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OpEdNews Op Eds    H4'ed 9/26/13

Dumb Education versus Smart Technology

Message Bruce Deitrick Price
If you like irony, you'll love this. 
That was once a time when schools did not have pencils and paper. Chalk and blackboard were luxuries. Books were a rarity. Classrooms, by today's standards, were slums.
But today's students are surrounded by thousands of books. Paper, pens, and pencils are everywhere. A tsunami of computers and other electronic devices flows through each school. Plus, there are hundreds of websites specializing in each individual subject. Khan Academy will teach you a hundred subjects all by itself. 
Need a picture of the gallbladder? Google Images has more than 1000. I just checked.
Never before in the history of the world has education been so easy. Fifty years ago, teachers had to be ingenious to find or invent what were then called teaching aids. Typically, they were primitive and boring. 

This was high-tech in 1900 by adeleweitz-wiki.wikispaces

Now there are sophisticated teaching aids everywhere, like low-hanging fruit in a friendly jungle. 
On the other hand, almost in defiance of this galloping onrush of technology, our Education Establishment works to make teaching more difficult. If education is thriving somewhere, these professors come up with a program to justify doing less of it. So that to a disappointing degree, education is almost at a standstill, surrounded on all sides by glittering possibilities.
Ever since the time of John Dewey, our elite educators have tried to craft collectivist schemes. The goal is clear: every child stuck in a low gear. Why else would they insist on Whole Word to teach reading? Everyone knows it doesn't work. Why would they force schools to use New Math and Reform Math? These things are math-killers. Kids don't master even simple arithmetic, and end up dependent on calculators. 
You really see the dark genius in something called Constructivism or Discovery. Basically, teachers have been ordered not to teach. Students are supposed to track down knowledge for themselves, which doesn't happen quickly. The only person in the classroom who knows anything must now remain silent. Why would you implement this policy unless you are trying to stop education in its tracks?
Wherever you look, there are barriers erected against making sure children acquire basic skills and foundational knowledge. The tools and technology are there like never before in history. What's missing is the desire.
No, it's worse than that. The desire is raging but for leveling, for preparing children to become members of a Brave New World. That's why Bill Ayers is a professor of education. Instead of blowing up banks, he can attack the country legally.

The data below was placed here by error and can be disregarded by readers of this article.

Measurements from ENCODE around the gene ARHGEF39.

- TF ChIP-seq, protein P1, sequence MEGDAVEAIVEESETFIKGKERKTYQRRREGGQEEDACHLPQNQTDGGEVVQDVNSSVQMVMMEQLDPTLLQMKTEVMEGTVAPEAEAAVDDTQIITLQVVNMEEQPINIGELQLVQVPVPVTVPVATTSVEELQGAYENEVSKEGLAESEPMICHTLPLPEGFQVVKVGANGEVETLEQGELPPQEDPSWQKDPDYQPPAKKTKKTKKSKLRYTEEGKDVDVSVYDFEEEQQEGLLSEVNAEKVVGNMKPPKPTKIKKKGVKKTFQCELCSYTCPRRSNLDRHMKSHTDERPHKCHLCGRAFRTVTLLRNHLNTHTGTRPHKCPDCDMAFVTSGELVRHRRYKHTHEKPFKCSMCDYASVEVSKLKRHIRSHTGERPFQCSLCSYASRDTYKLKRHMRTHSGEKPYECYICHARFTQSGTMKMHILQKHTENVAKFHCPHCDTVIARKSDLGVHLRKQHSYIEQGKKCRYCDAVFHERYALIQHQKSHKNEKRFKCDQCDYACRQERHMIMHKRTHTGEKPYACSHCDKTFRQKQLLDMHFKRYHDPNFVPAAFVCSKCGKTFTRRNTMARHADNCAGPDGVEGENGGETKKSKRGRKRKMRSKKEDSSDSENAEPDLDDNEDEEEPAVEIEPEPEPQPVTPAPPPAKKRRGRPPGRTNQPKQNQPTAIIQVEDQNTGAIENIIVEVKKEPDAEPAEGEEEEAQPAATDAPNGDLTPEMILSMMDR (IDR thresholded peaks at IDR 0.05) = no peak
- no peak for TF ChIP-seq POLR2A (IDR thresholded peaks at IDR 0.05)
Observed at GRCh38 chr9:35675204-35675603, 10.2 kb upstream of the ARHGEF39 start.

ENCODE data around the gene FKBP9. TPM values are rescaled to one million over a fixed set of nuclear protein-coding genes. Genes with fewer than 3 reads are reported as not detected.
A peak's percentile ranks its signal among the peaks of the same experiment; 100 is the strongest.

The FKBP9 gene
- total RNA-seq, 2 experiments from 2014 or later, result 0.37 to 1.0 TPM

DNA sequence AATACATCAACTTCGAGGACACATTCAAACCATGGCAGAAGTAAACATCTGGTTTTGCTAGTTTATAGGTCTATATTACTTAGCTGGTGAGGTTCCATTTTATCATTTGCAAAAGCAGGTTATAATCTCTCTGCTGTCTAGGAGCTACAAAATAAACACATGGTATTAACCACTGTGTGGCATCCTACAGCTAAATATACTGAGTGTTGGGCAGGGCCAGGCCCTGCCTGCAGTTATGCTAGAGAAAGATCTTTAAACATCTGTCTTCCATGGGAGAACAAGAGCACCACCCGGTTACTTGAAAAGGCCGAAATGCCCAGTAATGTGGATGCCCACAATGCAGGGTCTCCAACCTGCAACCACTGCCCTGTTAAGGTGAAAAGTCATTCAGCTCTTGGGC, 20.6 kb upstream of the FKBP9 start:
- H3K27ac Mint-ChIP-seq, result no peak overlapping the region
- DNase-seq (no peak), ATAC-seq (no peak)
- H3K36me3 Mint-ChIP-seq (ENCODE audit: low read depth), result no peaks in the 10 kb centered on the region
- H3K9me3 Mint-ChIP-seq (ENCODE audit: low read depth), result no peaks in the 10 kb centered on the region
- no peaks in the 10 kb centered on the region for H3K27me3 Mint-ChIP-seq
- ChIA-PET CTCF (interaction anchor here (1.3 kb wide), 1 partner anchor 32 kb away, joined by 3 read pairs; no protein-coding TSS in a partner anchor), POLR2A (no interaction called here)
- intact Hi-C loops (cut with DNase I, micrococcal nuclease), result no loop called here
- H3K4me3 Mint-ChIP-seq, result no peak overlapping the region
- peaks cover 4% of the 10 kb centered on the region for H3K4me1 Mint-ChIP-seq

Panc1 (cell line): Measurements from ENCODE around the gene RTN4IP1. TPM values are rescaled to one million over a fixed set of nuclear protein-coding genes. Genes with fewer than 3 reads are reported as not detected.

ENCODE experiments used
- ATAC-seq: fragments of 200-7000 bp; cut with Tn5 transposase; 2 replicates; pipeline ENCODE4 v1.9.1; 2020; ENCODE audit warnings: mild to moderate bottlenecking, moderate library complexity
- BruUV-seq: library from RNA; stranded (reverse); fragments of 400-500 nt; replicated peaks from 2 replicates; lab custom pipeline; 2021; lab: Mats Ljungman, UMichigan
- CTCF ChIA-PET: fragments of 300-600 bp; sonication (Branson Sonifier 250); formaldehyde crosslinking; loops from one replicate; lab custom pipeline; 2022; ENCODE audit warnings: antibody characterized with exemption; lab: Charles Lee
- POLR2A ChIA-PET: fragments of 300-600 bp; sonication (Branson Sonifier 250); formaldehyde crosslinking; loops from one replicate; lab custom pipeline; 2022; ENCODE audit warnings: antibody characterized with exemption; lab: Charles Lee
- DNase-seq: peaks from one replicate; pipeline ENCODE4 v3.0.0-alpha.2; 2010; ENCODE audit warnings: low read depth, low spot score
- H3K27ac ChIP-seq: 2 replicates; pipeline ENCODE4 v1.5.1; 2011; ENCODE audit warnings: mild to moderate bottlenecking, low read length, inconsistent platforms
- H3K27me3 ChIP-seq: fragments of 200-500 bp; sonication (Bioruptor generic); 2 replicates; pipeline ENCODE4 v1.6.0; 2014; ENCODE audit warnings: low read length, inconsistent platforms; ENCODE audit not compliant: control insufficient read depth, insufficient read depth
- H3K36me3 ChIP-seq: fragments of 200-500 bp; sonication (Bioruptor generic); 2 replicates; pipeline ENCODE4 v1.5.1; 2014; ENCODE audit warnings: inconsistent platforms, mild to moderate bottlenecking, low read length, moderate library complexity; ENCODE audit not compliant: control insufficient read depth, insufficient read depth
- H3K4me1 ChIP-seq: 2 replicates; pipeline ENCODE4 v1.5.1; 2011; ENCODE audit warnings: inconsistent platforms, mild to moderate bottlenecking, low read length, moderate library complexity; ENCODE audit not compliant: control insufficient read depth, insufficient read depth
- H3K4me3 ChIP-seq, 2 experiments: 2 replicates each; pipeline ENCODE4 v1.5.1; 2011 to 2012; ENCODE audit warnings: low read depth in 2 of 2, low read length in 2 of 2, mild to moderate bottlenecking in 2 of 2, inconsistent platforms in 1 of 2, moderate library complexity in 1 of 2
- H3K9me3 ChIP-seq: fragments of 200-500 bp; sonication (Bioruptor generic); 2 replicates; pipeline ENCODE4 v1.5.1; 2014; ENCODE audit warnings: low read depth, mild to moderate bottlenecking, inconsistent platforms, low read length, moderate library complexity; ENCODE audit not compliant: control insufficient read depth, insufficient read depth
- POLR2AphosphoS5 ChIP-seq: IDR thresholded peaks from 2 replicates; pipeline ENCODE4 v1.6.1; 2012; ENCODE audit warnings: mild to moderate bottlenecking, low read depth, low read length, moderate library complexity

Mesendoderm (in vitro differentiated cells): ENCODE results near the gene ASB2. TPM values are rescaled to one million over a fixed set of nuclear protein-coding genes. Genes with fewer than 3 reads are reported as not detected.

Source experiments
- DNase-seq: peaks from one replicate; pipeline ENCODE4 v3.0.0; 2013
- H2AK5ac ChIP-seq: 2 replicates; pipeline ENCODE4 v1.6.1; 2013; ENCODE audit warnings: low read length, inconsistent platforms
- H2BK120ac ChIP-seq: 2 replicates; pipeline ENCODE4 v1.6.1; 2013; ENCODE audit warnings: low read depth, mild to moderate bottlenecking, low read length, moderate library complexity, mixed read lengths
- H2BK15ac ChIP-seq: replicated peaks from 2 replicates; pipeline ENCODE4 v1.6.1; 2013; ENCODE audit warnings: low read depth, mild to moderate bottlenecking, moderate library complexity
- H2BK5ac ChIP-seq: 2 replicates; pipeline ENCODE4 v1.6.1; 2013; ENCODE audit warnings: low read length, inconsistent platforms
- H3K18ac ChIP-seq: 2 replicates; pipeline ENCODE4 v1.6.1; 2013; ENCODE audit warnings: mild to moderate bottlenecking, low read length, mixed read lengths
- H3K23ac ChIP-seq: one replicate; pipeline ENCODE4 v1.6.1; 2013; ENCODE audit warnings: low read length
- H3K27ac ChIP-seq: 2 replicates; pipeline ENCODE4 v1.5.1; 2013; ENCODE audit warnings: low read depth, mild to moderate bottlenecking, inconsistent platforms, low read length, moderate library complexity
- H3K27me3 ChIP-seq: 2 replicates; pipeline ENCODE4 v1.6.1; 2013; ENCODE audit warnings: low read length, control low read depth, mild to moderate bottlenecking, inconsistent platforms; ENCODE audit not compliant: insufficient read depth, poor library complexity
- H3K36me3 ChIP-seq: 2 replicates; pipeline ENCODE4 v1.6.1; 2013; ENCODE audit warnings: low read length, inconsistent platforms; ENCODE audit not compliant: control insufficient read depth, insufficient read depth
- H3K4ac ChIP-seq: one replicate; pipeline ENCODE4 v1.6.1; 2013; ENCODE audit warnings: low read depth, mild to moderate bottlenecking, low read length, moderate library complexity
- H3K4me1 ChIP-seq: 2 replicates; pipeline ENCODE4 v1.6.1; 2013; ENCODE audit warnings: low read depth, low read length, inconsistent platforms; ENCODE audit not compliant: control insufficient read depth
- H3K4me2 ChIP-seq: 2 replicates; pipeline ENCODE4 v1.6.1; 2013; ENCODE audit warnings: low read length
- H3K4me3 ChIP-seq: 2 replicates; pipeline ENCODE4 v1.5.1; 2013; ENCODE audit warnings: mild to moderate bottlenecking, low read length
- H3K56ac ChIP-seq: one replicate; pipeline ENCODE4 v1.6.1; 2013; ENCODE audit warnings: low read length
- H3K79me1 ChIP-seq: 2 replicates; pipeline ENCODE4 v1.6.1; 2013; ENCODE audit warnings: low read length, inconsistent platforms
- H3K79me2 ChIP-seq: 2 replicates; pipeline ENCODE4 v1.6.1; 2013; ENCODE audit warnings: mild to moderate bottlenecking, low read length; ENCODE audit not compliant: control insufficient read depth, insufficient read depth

Now, we are confronting something called Common Core Curriculum, which will put everything under federal control and probably lock it in place at a low level. So-called Standards are best understood as goals that will rarely be reached. The Education Establishment brags about the Standards, as if by rhapsodizing about them, they will magically become reality. "These people," Siegfried Engelmann wisely observed, "are fundamentally looking for magic."
The Education Establishment will chatter on about proficiency, grade level, and everyone becoming college-ready. In fact, there are kids in college who can't do simple arithmetic. In what sense were they ever college-ready? So there is fraud taking place.
If we let teachers teach, and let them use all the new tools that are readily available, we would have a Renaissance.
The problem is, the Education Establishment won't get out of the way. In the name of social justice, these ideologues want to make kids the same.
No matter whether we're discussing an elementary school, a music school, a computer school, or a sports camp, the proper goal is always self-evident. You work with the kids you get; you take each one as far as you can. That's obvious to the commonsense mind. You cannot help kids except by helping them to excel. If the plan is to keep kids at the same level forever, that should be called what it is, child abuse.
It's a funny thing about American culture now. This self-evident approach is what we see in the Special Olympics. Handicapped children are encouraged to run races and compete in sporting events. That they may do it badly doesn't matter; that they do it at all matters. They will feel better for trying. That matters. Let children try to fly. This should be the spirit of all schools. 
All of these common-sense elements are what our Education Establishment tries to obstruct. There is something of a backlash against Common Core. That's a start. But there needs to be a backlash against almost everything going on in the public schools. Too often, mediocrity is the secret goal.
 Click here for a short video.  
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Bruce Deitrick Price Social Media Pages: Facebook page url on login Profile not filled in       Twitter page url on login Profile not filled in       Linkedin page url on login Profile not filled in       Instagram page url on login Profile not filled in

Author, artist, and education reformer. My main site is, where I put longer, more serious articles. I put hundreds of shorter articles on various other sites. As well as videos on YouTube. I write about all aspects of (more...)
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